Radical 38

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← 37 Radical 38 (U+2F25) 39 →
(U+5973) "woman, female"
Gwoyeu Romatzyh:neu
Cantonese Yale:néuih
Japanese Kana:ジョ jo (on'yomi)
おんな onna (kun'yomi)
Sino-Korean:녀 (여) nyeo
Chinese name(s):(Left) 女字旁 nǚzìpáng
(Bottom) 女字底 nǚzìdǐ
Japanese name(s):女偏/おんなへん onnahen
Hangul:계집 gyejip
Stroke order animation

Radical 38 or radical woman (女部) meaning "woman" or "female" is one of the 31 Kangxi radicals (214 radicals total) composed of three strokes.

In the Kangxi Dictionary, there are 681 characters (out of 49,030) to be found under this radical.

is also the 56th indexing component in the Table of Indexing Chinese Character Components predominantly adopted by Simplified Chinese dictionaries published in mainland China.


Derived characters[edit]

Strokes Characters
+3 (also SC form of 姦) 奿 SC (=妝) SC (=婦) SC (=媽)
+4 JP (variant form of 媸 in Chinese) SC (=嫵) SC (=嫗) SC (=媯)
+5 JP (=妒) (=姪 / -> ) (=婀) 妿 JP (=姊) SC (=姍)
+6 (=妊) (=娟) (=姦) (also JP form of 姬) (=妍) SC (=奼) 姿 SC (=婭) SC (=嬈) SC (=嬌) SC (=孌)
+7 (=嫐 / -> / -> ) JP (=娛) SC (=娛) SC (=媧) SC (=嫻)
+8 娿 (=婀) (=嬎) (=婐) (=婓) (= -> ) (=婧) (=姻) (= -> ) (= -> 鹿) SC (=嫿) SC (=嬰) SC (=嬋) SC (=嬸)
+9 (= -> ) (= -> / -> ) 婿 (= -> ) (= -> ) (=婦) (=姐) SC/HK (=媼) (=婕) SC (=嬃) (= -> / -> )
+10 (= -> ) 媿 (= -> ) (=姺) (= -> ) SC (=嬡) (=媲) SC (=嬪)
+11 (= -> ) (= -> ) (=嫭) (=嫩) SC (=嬙)
+12 (=媌) (=嫻) 嫿 (=媯) (= -> )
+13 (= -> ) JP (=孃)
+14 (=奶) SC (=嬤)
+16 (= -> ) 嬿
+17 (=嬰)
+21 (= -> )

Controversies over sexism[edit]

Some feminists have claimed that many Chinese characters under radical woman are pejorative, (slave), (demon), (JP: , envy), (Simp.: , rape, traitor), (dislike) for example, and learning and using them may unconsciously lead to misogyny.[1] Some have even proposed a reform of these characters.[2]

In 2010, a mainland Chinese male lawyer posted an essay online, in which he criticized 16 Chinese characters for their sexist implication. The 16 characters were (, entertainment), (to play with, usually classified under radical 126 ), (greedy), (envy), (envy), (dislike), (flattery), (presumptuous), (demon), (slave), (prostitute), (whore), (, rape, traitor), (extramarital sex), (bitch), and (to visit prostitutes). He also proposed a reform of some characters, e.g. replace with a newly created Chinese character "犭行" (: dog, usually associated with monsters or uncivilized actions. : behaviors. The proposed character therefore implies rape is a monstrous behavior.), believing that the change would reduce rape cases.[3] Opponents argued that the new characters were historically unsound; that even if they were adopted, they would remain specious and would not effectively improve female's social status. They also pointed out that improvements in legal and social culture aspects were the actual remedy of sexism.[3][4]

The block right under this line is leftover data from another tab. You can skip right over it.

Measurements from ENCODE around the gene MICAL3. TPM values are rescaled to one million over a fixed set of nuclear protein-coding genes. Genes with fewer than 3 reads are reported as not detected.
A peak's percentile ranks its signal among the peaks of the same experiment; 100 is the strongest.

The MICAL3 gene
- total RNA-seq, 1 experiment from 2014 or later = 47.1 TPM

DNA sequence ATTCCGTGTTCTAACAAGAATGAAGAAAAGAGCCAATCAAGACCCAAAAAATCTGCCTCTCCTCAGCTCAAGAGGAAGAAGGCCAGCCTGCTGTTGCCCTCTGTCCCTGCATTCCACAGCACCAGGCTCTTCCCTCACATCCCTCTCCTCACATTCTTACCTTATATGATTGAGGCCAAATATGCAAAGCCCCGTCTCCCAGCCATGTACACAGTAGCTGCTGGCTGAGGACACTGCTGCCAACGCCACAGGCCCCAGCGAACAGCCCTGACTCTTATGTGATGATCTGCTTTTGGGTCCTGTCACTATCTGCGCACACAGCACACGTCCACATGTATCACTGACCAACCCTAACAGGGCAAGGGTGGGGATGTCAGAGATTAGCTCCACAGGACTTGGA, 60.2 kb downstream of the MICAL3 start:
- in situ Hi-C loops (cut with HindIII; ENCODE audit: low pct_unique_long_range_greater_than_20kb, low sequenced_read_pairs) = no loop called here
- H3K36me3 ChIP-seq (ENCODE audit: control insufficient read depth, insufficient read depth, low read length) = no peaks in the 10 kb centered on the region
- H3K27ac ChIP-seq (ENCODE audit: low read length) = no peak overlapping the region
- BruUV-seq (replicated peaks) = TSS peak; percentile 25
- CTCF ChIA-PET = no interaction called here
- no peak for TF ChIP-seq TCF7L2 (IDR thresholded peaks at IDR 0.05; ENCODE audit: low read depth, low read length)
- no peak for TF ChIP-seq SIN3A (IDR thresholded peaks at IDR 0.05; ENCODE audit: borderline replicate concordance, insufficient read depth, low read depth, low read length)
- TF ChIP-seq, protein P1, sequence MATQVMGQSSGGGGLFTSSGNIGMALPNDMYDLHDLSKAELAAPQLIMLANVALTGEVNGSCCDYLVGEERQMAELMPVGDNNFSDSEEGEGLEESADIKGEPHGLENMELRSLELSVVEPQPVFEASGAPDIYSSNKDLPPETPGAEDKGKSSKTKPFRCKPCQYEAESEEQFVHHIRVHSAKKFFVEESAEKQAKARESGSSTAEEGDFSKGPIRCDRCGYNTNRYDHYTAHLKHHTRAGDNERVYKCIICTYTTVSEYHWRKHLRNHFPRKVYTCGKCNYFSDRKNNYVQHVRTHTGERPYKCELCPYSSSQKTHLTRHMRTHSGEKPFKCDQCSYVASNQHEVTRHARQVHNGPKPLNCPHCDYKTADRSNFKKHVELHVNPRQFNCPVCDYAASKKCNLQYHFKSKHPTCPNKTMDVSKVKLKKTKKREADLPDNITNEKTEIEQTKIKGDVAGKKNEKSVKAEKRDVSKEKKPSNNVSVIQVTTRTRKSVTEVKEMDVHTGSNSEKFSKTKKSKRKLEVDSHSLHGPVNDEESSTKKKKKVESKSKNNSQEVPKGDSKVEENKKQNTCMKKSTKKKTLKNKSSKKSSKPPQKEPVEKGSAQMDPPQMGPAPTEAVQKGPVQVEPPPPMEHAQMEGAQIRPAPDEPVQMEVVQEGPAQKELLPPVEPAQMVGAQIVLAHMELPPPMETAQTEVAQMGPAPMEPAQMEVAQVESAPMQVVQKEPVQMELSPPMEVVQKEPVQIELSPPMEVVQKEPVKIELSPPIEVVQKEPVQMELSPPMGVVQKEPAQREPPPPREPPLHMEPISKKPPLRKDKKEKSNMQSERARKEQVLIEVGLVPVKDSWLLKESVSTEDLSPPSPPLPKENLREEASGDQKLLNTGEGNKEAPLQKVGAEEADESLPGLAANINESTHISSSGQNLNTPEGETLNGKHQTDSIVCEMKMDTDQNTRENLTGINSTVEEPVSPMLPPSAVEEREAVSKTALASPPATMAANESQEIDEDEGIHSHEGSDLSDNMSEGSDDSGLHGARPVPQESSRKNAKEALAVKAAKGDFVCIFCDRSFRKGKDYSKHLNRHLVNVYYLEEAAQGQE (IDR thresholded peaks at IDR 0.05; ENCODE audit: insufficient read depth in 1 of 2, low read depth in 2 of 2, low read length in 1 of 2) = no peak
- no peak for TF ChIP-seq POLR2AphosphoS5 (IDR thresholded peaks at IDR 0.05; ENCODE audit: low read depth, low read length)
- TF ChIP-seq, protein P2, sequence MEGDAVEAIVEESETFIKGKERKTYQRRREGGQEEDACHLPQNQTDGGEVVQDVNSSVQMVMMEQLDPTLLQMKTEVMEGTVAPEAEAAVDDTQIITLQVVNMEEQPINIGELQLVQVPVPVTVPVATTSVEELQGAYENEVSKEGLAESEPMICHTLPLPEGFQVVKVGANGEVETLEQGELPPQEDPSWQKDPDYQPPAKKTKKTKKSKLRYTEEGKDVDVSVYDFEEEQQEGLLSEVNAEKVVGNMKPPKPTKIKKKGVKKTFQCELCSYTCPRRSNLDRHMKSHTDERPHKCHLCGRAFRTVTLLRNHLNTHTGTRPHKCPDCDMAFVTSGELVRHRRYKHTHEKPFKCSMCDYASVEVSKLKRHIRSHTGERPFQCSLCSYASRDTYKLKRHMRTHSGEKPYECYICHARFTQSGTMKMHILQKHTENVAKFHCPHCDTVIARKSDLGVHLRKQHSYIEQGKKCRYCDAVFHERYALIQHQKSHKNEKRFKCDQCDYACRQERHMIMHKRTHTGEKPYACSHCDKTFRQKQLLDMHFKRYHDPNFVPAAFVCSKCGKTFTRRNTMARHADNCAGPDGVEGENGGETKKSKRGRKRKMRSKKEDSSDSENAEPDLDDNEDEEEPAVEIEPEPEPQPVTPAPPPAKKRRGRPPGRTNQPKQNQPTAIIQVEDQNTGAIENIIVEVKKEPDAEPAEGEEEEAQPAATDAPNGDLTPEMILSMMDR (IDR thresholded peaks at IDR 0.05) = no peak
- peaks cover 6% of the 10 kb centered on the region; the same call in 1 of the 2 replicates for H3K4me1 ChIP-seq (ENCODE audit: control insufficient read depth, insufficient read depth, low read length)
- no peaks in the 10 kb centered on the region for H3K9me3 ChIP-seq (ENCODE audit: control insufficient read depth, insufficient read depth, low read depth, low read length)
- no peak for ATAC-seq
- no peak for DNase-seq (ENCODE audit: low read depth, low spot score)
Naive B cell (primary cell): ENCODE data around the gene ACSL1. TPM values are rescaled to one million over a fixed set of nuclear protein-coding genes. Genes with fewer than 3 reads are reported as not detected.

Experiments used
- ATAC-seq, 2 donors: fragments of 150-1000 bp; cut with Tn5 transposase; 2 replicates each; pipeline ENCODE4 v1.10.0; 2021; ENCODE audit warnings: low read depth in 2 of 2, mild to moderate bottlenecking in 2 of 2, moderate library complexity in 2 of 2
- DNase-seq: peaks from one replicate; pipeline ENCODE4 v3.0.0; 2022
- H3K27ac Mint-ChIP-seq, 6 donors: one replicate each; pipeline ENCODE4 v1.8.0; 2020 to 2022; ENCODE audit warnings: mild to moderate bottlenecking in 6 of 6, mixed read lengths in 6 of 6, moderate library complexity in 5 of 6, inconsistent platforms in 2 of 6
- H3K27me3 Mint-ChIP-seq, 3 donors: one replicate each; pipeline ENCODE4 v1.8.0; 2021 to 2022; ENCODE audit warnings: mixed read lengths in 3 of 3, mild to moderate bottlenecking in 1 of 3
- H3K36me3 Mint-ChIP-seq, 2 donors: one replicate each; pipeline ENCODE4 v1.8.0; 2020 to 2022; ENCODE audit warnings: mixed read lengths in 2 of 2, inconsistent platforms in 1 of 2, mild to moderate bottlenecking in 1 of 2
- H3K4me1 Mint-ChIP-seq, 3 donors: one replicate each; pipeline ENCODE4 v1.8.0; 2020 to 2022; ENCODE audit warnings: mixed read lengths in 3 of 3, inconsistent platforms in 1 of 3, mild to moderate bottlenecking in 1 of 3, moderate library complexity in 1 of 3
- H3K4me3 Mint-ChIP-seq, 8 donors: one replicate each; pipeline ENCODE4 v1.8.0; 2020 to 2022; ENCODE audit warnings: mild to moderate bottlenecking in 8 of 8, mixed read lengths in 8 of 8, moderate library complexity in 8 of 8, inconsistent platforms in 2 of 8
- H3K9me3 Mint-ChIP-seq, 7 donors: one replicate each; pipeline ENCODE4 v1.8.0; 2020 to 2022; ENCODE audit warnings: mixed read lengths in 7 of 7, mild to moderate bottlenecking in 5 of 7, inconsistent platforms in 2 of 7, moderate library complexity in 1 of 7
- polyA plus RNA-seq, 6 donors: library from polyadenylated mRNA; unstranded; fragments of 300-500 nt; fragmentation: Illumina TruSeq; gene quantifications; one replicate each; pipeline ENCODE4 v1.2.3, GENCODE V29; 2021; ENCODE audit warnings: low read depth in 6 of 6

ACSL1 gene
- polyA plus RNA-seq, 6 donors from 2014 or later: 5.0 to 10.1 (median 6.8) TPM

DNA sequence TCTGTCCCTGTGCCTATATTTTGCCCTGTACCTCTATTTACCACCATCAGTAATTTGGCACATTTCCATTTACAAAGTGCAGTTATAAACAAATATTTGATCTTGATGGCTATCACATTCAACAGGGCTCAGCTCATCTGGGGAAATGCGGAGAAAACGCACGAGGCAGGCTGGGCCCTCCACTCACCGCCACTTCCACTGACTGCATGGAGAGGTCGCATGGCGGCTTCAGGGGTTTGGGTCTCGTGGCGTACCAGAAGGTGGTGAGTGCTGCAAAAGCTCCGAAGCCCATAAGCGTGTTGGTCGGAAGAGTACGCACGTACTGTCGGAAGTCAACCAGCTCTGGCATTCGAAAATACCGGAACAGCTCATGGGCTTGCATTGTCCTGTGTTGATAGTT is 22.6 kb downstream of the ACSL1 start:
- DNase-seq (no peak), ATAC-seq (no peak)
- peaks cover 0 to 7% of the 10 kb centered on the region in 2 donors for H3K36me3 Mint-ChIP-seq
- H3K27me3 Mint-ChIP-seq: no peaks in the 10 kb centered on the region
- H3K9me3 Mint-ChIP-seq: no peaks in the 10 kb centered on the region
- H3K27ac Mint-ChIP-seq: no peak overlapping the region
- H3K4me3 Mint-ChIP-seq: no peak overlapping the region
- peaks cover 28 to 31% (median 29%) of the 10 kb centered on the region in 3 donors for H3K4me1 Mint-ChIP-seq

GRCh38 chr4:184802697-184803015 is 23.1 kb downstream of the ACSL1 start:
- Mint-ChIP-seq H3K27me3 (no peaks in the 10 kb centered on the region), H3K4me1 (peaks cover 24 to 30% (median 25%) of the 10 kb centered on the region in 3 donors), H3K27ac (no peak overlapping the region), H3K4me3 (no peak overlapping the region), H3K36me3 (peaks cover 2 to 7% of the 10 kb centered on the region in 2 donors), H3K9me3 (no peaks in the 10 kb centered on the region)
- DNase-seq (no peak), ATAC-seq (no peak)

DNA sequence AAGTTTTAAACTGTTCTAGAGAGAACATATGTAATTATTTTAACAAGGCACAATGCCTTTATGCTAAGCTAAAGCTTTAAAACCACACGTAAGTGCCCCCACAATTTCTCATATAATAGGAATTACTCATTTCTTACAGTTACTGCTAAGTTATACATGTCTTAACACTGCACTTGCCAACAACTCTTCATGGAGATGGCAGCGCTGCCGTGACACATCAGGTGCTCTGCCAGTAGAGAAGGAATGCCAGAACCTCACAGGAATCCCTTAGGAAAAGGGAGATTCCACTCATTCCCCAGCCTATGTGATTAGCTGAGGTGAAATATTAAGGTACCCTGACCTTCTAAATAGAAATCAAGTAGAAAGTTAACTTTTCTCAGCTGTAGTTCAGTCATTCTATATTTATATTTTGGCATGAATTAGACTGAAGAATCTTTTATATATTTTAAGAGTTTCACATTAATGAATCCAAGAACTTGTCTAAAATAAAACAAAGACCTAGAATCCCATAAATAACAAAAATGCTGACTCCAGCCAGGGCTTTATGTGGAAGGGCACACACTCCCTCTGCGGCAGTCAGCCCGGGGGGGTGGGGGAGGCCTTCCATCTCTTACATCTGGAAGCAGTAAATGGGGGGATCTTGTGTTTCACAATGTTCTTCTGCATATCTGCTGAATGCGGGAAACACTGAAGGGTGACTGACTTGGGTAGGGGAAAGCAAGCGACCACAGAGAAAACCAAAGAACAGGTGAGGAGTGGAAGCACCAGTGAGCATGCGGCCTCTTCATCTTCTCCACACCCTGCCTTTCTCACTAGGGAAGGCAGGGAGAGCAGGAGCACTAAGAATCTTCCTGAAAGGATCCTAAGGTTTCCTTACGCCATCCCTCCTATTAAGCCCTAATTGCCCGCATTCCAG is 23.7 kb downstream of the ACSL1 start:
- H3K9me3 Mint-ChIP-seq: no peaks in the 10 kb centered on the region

In 2015, an exhibition in Beijing entitled "姦: Cultural Codes of Gender Violence" (姦:性別暴力伤害的文化符号) organized by 65 artists was canceled by the authority. Still, the idea of this exhibition made its way through international media outlets. Tong Yujie (佟玉洁), the exhibition's academic convener, questioned in her writing: "Why did one woman become three, and such a symbol of political and moral imagination and an object of enmity in traditional Chinese society and political theory?"[5]

A 2014 study done by Wang Yuping from Anhui University's School of Chinese Language and Literature analyzed all Chinese characters under radical woman in a concise edition of Hanyu Da Cidian (汉语大词典简编). The result shows that among these characters, there are 56 with negative meaning, 70 with positive meaning, and 184 are neutral. Nonetheless, the author believed that some of these categories suggested discrimination in traditional Chinese culture.[6]

Similar controversies also exist in "gendered" European languages which have divisions between masculine and feminine terms. This phenomenon is called linguistic sexism.


  • Fazzioli, Edoardo (1987). Chinese calligraphy : from pictograph to ideogram : the history of 214 essential Chinese/Japanese characters. calligraphy by Rebecca Hon Ko. New York: Abbeville Press. ISBN 0-89659-774-1.
  • Lunde, Ken (Jan 5, 2009). "Appendix J: Japanese Character Sets" (PDF). CJKV Information Processing: Chinese, Japanese, Korean & Vietnamese Computing (Second ed.). Sebastopol, Calif.: O'Reilly Media. ISBN 978-0-596-51447-1.


  1. ^ 邱慕天 (2018-09-10). "漢字歧視女性 《經濟學人》認應重新造字" [Chinese characters are sexist. The Economist proposed a reform of Chinese characters] (in Chinese (Taiwan)). 台灣醒報.
  2. ^ 黄玉顺 (1994-03-04). "汉字里的性别歧视" [Sexism in Chinese characters]. 中国儒学网 (in Chinese (China)).
  3. ^ a b "律师认为16个汉字歧视女性 建议奸改为犭行" [Lawyer pointed out 16 sexist Chinese characters, proposed replacing 奸 with 犭行] (in Chinese (China)). 现代快报. 2010-01-21 – via 新浪新闻.
  4. ^ 程俊 (2010-01-22). ""奸"改为"犭行"可减少强奸犯罪为何很傻很天真" [Why it is naive to think replacing "奸" with "犭行" would reduce rape] (in Chinese (Singapore)). 联合早报.
  5. ^ Didi Kirsten Tatlow (2015-12-02). "Enduring Prejudices of Gender Woven Into Chinese Language". The New York Times.
  6. ^ 汪宇平 (2014). "浅谈汉语中的女部字与中国文化的性别歧视" [A Brief Discussion Chinese Characters under Radical Woman and Gender Discrimination in Chinese Culture]. 安徽文学 (in Chinese (China)) (372): 16–17.

External links[edit]